Are you thinking about making the switch to cloud computing in your business?
You’re not alone.
The statistics show that the majority of businesses have experimented with at least one piece of cloud technology.
According to research by IDC:
Cloud computing spending is expected to grow at better than 6x the rate of IT spending through 2020.Medium
Still undecided? Here are the pros and cons you need to consider:
The advantages of cloud computing
Cloud computing has many benefits. Here are some of those most reported by small businesses:
When you move your business to the cloud, your cloud services provider (CSP) manages the software for you.
CSPs are held to high standards when it comes to availability. They will proactively monitor your systems for you. This means you’ll likely experience less downtime, resulting in increased productivity.
Better disaster recovery
How would your business survive if your business premises ceased to exist tomorrow?
When you migrate to the crowd, you benefit from the ultimate in disaster recovery. When you store everything remotely, it’s easy to get your business up and running from a new location if the worst were to happen.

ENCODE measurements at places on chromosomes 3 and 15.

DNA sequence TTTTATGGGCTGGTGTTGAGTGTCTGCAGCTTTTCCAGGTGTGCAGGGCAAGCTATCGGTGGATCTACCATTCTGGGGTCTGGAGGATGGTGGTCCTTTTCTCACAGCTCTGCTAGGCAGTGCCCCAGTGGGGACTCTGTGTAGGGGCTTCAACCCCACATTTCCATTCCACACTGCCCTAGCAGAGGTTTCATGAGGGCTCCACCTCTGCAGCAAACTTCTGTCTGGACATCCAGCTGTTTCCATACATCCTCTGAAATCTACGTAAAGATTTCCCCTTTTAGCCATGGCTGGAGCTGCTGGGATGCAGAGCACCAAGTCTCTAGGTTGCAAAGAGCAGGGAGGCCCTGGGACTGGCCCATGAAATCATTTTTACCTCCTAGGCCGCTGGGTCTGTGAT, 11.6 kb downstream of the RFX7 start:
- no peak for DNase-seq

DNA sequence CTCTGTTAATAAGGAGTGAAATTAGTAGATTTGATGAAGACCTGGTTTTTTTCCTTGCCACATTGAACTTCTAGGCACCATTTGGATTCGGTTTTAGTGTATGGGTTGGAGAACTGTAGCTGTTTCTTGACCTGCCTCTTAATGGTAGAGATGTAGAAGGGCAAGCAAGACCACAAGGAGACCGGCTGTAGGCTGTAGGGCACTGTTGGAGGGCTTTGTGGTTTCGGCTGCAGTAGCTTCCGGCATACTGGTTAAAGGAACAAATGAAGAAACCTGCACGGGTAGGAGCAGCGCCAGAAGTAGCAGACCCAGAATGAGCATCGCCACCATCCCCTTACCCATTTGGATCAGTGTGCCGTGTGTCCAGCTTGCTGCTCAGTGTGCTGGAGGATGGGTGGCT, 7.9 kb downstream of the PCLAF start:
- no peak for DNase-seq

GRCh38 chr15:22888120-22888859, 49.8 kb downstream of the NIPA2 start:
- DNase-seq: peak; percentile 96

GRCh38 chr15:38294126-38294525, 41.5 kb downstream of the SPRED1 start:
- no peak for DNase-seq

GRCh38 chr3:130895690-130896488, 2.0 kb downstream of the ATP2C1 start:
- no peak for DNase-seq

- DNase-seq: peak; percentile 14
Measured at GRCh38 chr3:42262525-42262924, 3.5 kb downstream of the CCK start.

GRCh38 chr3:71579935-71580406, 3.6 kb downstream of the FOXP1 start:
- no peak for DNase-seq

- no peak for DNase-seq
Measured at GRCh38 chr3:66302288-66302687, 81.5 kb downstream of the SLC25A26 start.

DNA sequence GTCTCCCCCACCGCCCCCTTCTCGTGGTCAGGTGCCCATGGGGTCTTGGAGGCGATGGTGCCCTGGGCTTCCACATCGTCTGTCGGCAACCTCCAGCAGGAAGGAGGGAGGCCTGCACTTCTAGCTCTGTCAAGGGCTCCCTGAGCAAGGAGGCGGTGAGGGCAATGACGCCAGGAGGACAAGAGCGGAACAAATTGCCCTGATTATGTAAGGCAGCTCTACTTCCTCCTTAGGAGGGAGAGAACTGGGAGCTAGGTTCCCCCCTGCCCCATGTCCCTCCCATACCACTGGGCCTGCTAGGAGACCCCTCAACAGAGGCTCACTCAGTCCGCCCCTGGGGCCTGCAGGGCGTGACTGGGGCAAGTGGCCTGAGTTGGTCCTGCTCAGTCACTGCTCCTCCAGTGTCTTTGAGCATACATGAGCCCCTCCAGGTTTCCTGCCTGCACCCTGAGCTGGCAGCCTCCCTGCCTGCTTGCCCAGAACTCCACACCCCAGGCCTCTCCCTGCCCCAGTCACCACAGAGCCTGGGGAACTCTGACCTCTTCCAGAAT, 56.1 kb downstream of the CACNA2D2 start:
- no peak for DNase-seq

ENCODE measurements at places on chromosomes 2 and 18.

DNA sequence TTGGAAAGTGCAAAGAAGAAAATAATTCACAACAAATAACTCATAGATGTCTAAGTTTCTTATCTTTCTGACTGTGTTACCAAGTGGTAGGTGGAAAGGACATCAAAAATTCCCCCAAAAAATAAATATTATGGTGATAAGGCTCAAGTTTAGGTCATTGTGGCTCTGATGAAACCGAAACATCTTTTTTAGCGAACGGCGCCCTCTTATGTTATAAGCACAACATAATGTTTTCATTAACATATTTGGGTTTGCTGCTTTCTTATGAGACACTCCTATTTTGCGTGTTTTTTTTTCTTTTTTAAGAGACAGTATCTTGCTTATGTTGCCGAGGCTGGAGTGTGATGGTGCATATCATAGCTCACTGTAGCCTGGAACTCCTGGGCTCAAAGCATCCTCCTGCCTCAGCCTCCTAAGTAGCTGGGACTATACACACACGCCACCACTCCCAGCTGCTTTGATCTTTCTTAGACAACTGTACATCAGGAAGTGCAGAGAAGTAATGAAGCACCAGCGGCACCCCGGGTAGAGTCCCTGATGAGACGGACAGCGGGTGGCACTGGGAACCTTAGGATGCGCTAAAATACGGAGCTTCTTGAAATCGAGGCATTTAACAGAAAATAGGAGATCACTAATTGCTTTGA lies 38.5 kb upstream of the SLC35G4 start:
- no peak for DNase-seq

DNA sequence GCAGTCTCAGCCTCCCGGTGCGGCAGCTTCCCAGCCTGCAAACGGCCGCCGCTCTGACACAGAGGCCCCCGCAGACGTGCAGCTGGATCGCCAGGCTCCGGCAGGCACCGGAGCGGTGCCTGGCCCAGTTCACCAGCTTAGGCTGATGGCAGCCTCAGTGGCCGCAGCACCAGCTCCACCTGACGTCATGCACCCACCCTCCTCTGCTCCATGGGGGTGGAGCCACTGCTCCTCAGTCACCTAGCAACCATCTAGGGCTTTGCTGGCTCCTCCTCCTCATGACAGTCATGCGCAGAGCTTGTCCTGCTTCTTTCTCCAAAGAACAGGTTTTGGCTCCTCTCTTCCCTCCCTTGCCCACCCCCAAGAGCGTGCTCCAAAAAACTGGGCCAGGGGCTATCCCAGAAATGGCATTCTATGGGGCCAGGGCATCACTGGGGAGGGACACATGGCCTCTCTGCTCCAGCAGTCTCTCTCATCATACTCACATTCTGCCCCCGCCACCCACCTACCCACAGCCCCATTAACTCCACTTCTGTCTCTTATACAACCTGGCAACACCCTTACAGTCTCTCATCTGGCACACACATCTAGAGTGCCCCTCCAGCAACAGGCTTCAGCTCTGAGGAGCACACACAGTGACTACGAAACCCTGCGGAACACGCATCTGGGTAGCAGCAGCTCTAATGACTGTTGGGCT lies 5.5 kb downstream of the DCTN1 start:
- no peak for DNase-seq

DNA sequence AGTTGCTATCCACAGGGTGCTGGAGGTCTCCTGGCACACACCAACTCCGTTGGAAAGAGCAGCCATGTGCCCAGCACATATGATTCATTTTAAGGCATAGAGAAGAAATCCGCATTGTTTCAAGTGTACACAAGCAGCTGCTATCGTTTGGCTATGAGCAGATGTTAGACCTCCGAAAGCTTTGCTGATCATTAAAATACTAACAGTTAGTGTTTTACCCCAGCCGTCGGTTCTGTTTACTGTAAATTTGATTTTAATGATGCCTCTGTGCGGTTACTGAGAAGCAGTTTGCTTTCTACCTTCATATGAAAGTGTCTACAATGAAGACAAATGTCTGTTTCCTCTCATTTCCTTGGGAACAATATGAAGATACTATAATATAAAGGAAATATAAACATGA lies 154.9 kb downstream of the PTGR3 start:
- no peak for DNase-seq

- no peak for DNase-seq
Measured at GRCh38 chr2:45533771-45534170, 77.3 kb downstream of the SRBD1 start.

Reduce the burden on IT staff
In an ideal world, IT staff would be available to help employees with their problems while also working strategically in the business to help you grow.
In most small businesses, this is not the case.
Many IT teams spend their days’ firefighting issues as they crop up — working overtime just to keep your business running.
This all changes with cloud computing. Because your CSP will ensure your systems are running effectively, IT staff are free to work on other things.
Predictable monthly costs
Maintaining your hardware and software in-house regularly results in large, unexpected costs.
What if something breaks down? Or, urgent updates are required to keep your systems running?
At worst, these unplanned costs can cripple a small business. At the very least, they impact the budget and profits for that financial year.